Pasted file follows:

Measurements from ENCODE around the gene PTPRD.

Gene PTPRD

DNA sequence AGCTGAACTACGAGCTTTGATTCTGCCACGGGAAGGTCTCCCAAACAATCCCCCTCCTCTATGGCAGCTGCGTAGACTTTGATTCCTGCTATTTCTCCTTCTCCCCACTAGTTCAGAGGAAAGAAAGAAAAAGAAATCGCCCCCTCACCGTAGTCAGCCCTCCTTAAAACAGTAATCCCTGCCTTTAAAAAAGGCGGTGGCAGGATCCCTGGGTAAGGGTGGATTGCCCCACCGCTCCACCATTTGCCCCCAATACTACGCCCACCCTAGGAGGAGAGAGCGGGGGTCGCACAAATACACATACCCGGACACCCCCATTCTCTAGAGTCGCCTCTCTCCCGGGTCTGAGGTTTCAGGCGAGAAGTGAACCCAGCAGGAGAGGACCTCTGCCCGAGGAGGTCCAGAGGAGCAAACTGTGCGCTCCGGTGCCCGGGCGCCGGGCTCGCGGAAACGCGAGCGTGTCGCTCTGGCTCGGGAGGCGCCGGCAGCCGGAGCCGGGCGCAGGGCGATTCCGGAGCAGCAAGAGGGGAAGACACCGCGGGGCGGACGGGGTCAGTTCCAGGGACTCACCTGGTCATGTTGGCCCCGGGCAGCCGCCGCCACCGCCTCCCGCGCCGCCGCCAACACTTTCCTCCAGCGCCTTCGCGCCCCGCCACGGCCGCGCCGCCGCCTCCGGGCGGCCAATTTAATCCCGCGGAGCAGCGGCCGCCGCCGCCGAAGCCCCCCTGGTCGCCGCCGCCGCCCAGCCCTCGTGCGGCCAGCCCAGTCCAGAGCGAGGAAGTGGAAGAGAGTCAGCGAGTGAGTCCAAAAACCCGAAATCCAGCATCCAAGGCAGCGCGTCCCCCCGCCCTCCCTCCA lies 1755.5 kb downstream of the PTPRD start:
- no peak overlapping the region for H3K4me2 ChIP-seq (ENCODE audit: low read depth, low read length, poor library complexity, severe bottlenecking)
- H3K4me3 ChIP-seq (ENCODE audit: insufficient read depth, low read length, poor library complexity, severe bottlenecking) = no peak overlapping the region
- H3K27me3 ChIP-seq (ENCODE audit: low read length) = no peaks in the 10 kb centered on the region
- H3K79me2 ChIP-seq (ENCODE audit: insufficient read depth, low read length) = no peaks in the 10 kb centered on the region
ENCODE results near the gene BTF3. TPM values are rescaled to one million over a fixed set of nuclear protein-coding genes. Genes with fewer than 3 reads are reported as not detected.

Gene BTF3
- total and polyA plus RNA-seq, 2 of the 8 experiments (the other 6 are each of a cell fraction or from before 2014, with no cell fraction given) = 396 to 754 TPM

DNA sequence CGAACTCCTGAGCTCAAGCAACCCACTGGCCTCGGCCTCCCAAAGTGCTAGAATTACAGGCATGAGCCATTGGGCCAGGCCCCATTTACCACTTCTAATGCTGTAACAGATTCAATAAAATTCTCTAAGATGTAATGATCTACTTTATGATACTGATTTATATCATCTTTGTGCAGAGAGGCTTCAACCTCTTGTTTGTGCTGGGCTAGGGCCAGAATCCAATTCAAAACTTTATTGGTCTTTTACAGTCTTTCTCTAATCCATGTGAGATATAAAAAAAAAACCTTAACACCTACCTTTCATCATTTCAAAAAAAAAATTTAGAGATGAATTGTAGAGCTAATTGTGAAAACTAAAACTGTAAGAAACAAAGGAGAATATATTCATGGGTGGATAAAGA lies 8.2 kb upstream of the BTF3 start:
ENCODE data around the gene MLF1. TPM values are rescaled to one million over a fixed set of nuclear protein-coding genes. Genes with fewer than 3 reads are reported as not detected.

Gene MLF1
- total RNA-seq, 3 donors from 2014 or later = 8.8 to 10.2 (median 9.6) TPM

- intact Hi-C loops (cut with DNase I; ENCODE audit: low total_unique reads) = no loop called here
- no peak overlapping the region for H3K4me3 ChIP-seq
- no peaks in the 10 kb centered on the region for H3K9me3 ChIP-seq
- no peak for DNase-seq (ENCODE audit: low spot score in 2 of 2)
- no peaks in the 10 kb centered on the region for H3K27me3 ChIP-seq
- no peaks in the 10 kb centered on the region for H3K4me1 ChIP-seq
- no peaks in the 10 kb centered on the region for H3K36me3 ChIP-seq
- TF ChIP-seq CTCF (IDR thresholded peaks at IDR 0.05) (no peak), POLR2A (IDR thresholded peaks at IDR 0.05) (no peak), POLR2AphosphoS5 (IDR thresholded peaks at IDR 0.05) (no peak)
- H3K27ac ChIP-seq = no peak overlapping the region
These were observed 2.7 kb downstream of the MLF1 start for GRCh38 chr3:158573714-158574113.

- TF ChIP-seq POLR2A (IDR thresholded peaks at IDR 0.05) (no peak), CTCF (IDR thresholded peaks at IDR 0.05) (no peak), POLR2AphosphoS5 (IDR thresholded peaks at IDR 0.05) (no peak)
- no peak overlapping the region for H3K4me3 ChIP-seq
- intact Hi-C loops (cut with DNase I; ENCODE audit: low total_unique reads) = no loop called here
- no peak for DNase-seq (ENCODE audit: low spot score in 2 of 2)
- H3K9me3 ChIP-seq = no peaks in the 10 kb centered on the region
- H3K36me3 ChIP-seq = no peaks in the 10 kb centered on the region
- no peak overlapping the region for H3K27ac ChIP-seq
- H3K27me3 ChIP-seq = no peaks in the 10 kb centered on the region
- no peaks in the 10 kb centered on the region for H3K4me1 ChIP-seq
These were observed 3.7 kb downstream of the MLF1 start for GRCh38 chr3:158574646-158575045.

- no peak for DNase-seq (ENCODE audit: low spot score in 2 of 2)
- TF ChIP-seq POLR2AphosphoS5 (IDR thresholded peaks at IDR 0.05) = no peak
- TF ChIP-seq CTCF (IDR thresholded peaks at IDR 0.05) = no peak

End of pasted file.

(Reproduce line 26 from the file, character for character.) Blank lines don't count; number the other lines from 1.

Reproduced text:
- no peak overlapping the region for H3K4me3 ChIP-seq